Nonpossessory Interest in UK Law

In this Topic
Leading Cases
  • St. Edmundsbury and Ipswich Diocesan Board of Finance v Clark (No. 2)
    • Court of Appeal (Civil Division)
    • 18 Dic 1974

    It seems to us that this approach is contrary to well-established principle. It is no doubt true that in order to construe an instrument one looks first at the instrument and no doubt one may form a preliminary impression upon such inspection. But it is not until one has considered the instrument and the surrounding circumstances in conjunction that one concludes the process of construction.

  • Re Ellenborough Park; Re Davies, deceased; Powell v Maddison
    • Court of Appeal
    • 15 Nov 1955

    They are (l) There must be a dominant and a servient tenement: (2) an easement must "accommodate" the dominant tenement: (3) dominant and servient owners must be different persons and (4) a right over land cannot amount to an easement unless it is capable of forming the subject matter of a grant.

  • R v Sunderland City Council, ex parte Beresford
    • Queen's Bench Division (Administrative Court)
    • 14 Nov 2000

    In my judgement, the fact that land is in public ownership is plainly a relevant matter when one is considering what conclusion a reasonable person would draw from the circumstances of user. It is not part of the normal function of a private landowner to provide facilities for the public on the land. Public ownership of the land is plainly a relevant consideration.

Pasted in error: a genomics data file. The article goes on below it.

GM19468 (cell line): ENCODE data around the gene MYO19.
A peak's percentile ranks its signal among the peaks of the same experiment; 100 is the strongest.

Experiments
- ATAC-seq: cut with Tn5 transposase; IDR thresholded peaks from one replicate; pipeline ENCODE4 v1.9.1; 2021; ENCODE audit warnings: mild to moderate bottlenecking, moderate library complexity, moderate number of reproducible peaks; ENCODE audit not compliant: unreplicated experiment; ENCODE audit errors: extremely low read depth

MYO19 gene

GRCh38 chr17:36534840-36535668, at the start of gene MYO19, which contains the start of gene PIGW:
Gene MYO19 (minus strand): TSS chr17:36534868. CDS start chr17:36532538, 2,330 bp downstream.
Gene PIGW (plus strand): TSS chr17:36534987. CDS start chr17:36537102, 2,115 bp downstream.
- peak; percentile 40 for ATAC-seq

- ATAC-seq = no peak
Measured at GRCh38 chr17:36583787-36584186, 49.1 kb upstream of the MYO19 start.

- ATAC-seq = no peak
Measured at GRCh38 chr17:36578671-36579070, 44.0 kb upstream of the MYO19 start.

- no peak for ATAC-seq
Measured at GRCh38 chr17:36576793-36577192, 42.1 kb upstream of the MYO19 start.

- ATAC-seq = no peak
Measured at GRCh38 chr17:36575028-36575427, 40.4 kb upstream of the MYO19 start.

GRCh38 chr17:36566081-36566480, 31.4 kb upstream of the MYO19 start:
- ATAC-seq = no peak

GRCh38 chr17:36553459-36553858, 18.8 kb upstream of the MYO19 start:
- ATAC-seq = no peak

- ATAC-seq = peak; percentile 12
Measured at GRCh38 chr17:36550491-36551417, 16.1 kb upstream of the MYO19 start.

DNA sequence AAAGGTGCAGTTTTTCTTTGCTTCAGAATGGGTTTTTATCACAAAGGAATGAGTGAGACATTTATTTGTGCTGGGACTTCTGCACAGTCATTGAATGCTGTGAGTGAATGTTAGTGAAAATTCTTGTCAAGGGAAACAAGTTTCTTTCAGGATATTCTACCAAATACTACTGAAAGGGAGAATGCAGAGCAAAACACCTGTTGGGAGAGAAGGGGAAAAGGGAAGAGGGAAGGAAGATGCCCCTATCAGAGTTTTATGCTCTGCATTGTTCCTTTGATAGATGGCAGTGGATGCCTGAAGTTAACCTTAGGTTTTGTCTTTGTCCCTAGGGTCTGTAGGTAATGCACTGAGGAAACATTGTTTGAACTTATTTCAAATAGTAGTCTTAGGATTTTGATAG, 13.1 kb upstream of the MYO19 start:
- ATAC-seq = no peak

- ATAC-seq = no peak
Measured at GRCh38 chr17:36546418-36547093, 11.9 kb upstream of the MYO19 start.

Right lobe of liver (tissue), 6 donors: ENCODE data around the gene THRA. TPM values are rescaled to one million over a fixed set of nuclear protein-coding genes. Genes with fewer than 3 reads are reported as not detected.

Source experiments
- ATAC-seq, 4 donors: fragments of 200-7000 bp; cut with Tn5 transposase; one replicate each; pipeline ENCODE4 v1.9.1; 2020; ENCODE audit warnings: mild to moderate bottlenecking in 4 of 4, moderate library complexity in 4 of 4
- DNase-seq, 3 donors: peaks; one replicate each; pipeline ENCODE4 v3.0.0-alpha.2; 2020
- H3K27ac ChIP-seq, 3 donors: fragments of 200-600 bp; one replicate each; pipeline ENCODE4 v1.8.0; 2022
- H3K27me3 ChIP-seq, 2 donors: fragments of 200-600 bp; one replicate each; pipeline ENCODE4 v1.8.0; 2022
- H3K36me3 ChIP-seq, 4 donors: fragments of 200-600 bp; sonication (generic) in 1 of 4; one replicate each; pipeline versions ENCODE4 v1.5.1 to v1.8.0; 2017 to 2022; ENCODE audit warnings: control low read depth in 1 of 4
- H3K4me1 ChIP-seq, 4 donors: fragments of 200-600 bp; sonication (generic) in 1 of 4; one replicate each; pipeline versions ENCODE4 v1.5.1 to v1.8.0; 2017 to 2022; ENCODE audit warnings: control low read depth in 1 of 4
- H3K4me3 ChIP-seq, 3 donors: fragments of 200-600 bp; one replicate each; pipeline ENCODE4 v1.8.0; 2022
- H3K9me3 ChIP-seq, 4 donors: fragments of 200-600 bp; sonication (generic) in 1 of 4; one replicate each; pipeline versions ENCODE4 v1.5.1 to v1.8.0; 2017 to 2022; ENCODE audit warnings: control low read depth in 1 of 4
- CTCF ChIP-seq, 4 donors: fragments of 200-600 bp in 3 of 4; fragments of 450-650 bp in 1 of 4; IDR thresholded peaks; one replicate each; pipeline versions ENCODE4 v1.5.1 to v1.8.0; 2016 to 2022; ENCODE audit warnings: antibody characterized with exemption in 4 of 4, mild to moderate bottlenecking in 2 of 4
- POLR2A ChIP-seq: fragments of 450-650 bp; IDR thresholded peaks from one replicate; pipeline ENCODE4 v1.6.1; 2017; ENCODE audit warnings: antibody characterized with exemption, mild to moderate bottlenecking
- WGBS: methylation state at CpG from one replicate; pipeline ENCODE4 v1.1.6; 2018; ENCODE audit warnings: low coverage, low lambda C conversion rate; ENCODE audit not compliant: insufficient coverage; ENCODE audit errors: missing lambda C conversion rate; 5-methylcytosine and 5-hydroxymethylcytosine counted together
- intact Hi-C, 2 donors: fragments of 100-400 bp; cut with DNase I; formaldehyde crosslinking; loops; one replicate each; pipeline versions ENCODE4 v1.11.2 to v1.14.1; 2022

• British Railways Board v Glass
    • Court of Appeal
    • 29 Jul 1964

    If there be a radical change in the character of the dominant tenement, then the prescriptive right will not extend to it in that condition. The obvious example is a change of a small doling house to a large hotel, but there has been no change of that character according to the facts found in this case.

  • Cargill v Gotts
    • Court of Appeal (Civil Division)
    • 18 Dic 1980

    I conclude that every abstraction of water by the plaintiff from Mill Pond after 30th June 1965 was illegal. It follows, in my judgment, that the plaintiff cannot rely on any abstraction of water carried out after 30th June 1965 in order to establish an easement by prescription. The court will not recognise an easement established by illegal activity. The 1963 Act, however, does not contain any provision which destroys an easement already acquired.

  • McADAMS HOMES Ltd and ROBINSON and Another
    • Court of Appeal (Civil Division)
    • 27 Feb 2004

    I should also mention that many of the cases to which we have been referred were concerned with easements arising by prescription, as opposed to easements arising by implication, as in this case. In my judgment, at least in the great majority of cases, there should be little difference in the principles applicable to the two types of case.

  • Kent and Another v Kavanagh and Another
    • Court of Appeal (Civil Division)
    • 02 Mar 2006

    I turn, then, to consider the position where that part of the land in common ownership which is subject to the tenancy (say, plot A) is conveyed to the tenant on enfranchisement under the 1967 Act. What rights of way over the landlord's retained land (plot B) pass to the tenant with the conveyance of the freehold of plot A – in circumstances where the tenant has not required an express grant under section 10(3)(a) of the Act?

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